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n Obiter - The developer’s right to enforce a reversionary right when the buyer fails to erect dwellings within a prescribed period: a real or personal right? - Bondev Midrand (Pty) Ltd v Puling and Another and a Similar Case 2017 (6) SA 373 (SCA) - cases

Volume 40 Number 3
  • ISSN : 1682-5853

Abstract

The SCA, in Bondev Midrand (Pty) Ltd v Puling and Another and a Similar Case (2017 (6) SA 373 (SCA)) (Bondev v Puling), made significant pronouncements on whether a right to claim a re-transfer of immovable property (commonly known as a reversionary right) has prescribed in terms of the Prescription Act (68 of 1969) in circumstances where a buyer has failed to erect dwellings within a prescribed period. In response to one of the defences to this claim, it had to decide whether such a reversionary right is a real or personal right. In order to come to its decision, the SCA also referred to the question whether the reversionary right violates the constitutional right not to be arbitrarily deprived of property as well as of the right to have access to adequate housing. More importantly, it had to determine whether a condition incorporating a right to claim a re-transfer of immovable property could be separated into two rights, one constituting a real right, and another a personal right. The purpose of this note is to critically discuss the case in Bondev v Puling. The discussion seeks to critically analyse the correctness of the court’s decision in applying the established test for registration of conditions in terms of section 3(1)(r) read with section 63(1) of the Deeds Registries Act (47 of 1937) (DRA). This note also questions the SCA’s decision that it is possible to separate a condition in the title in order to determine whether parts thereof are real or personal. Before embarking on this discussion, the facts of the case, as well as the issues and decision will be discussed.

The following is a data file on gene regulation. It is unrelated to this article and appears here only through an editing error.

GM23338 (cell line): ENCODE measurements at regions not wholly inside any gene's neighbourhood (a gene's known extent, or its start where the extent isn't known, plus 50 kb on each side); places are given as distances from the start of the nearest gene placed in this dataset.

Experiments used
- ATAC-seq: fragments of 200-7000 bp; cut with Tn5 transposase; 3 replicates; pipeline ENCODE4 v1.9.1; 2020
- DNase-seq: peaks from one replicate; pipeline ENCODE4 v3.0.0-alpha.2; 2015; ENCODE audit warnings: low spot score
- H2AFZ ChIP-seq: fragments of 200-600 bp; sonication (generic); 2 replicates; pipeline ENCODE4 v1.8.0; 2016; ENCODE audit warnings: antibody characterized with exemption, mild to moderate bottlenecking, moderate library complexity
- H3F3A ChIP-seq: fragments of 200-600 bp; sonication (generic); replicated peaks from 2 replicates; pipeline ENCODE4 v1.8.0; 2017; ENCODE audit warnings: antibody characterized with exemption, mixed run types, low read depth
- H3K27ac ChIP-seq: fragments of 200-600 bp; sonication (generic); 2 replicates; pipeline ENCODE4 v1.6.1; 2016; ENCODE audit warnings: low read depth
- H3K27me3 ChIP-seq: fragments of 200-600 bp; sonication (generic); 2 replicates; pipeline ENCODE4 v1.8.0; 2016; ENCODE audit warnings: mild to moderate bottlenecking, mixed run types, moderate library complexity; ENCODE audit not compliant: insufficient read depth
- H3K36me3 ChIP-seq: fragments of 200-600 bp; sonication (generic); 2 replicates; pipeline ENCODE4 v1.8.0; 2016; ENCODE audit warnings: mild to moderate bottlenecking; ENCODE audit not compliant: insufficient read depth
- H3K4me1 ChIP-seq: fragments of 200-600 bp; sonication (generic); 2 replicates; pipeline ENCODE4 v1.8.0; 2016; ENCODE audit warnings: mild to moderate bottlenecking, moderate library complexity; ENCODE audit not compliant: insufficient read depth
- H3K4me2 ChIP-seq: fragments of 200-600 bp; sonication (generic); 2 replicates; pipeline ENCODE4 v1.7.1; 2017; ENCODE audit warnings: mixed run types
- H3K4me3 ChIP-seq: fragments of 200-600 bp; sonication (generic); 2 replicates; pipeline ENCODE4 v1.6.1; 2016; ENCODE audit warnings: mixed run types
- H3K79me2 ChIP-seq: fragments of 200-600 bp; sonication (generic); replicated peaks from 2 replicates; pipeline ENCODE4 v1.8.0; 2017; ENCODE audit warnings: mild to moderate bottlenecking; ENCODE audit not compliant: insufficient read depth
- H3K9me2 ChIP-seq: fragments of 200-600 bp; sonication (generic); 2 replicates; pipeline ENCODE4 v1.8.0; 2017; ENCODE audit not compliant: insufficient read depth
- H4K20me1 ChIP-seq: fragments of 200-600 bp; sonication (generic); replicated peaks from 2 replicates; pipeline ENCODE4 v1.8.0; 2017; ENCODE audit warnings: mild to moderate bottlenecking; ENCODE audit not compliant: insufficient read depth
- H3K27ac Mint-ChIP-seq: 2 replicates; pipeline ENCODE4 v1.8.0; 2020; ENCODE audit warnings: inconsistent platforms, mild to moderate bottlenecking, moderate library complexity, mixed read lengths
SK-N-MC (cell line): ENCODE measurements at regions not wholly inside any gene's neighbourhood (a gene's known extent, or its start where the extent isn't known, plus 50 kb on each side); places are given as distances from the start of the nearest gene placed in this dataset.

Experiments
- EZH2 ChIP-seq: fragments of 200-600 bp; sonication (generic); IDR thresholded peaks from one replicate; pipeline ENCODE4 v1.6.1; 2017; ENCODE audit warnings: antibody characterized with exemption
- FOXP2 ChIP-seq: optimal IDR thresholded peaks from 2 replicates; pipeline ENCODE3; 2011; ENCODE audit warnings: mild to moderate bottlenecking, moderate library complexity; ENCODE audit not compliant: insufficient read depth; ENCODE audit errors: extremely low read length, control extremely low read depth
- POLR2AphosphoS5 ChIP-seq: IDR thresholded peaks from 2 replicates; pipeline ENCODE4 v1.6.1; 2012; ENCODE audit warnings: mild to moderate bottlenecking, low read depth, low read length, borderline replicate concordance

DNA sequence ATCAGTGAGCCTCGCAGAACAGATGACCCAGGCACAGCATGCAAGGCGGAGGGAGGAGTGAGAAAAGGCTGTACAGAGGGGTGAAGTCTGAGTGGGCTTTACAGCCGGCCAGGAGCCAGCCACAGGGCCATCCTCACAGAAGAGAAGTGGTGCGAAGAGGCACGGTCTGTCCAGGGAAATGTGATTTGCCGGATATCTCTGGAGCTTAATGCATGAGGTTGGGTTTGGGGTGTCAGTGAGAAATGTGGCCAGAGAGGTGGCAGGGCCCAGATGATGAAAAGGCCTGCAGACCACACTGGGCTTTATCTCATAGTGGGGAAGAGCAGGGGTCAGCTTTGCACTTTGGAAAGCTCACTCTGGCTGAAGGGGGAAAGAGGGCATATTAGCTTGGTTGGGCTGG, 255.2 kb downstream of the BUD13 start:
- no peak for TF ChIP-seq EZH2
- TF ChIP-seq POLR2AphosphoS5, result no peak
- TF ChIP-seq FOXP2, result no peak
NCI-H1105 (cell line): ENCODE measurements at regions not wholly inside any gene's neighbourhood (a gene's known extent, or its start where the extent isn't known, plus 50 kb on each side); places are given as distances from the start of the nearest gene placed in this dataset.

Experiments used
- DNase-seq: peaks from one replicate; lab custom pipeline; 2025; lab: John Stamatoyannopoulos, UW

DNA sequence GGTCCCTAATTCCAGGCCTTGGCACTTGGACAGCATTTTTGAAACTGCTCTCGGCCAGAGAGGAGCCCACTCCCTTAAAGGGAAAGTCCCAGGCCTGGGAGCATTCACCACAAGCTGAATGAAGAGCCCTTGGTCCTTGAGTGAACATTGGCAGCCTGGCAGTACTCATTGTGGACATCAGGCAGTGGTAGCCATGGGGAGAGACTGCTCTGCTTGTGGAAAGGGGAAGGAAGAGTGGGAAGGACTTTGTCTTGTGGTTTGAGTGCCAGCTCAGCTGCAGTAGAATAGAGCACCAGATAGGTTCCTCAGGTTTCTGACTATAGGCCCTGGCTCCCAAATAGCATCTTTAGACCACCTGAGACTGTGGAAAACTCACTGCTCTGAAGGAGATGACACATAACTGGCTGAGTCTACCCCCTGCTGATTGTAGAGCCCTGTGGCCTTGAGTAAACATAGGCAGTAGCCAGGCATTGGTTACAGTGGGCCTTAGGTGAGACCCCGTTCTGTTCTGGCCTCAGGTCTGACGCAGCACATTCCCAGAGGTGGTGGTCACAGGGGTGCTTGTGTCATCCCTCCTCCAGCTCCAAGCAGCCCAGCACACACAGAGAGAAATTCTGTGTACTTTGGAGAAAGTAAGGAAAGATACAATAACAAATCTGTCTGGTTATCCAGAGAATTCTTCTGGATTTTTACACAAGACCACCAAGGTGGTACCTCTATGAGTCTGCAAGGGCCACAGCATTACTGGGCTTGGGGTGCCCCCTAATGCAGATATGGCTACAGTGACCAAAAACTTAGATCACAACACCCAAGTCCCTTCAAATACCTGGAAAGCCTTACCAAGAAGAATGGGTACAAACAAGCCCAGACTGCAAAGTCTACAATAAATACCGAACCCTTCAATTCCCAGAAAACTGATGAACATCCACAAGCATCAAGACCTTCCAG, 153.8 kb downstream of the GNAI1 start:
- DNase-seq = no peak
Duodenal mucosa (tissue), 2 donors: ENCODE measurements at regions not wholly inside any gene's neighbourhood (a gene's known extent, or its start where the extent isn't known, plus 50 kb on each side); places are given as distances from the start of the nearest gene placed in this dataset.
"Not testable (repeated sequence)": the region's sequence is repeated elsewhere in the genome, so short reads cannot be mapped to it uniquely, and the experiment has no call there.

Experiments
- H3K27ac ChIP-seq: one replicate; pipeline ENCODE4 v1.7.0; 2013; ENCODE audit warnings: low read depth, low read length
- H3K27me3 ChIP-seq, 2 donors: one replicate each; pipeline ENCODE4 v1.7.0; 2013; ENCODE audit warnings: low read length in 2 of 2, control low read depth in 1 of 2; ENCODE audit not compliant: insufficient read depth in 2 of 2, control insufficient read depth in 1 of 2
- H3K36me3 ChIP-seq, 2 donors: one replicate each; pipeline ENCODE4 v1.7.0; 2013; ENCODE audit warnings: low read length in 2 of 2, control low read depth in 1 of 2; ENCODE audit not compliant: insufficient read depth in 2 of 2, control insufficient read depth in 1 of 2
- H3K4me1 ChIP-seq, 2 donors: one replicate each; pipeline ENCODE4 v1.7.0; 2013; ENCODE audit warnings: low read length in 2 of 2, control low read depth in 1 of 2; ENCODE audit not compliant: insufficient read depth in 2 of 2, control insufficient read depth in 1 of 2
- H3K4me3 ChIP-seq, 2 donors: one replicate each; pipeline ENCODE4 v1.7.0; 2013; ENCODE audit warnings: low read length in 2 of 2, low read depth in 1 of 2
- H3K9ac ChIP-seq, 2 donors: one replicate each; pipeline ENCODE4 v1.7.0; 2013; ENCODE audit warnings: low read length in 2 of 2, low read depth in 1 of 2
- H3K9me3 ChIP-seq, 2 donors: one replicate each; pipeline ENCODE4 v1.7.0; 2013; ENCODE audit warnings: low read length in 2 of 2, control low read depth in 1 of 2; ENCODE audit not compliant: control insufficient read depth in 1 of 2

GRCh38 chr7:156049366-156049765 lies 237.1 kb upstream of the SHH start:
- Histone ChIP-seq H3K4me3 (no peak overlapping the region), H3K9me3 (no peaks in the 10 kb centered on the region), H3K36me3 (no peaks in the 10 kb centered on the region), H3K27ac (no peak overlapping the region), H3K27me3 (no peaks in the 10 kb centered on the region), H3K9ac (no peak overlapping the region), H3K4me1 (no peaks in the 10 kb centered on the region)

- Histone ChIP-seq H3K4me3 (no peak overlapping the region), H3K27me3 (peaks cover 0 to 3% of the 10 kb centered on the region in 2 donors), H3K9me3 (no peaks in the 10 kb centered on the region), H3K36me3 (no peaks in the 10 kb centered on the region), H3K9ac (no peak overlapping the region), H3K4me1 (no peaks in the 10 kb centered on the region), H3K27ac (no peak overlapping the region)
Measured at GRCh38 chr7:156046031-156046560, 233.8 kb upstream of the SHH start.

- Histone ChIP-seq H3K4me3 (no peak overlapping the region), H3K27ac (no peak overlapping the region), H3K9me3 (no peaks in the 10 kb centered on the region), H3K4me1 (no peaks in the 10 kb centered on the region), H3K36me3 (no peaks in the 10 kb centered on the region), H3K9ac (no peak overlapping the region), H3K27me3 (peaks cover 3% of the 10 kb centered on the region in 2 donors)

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/content/journal/10520/EJC-1b913af3b7
2019-12-01
2020-09-29

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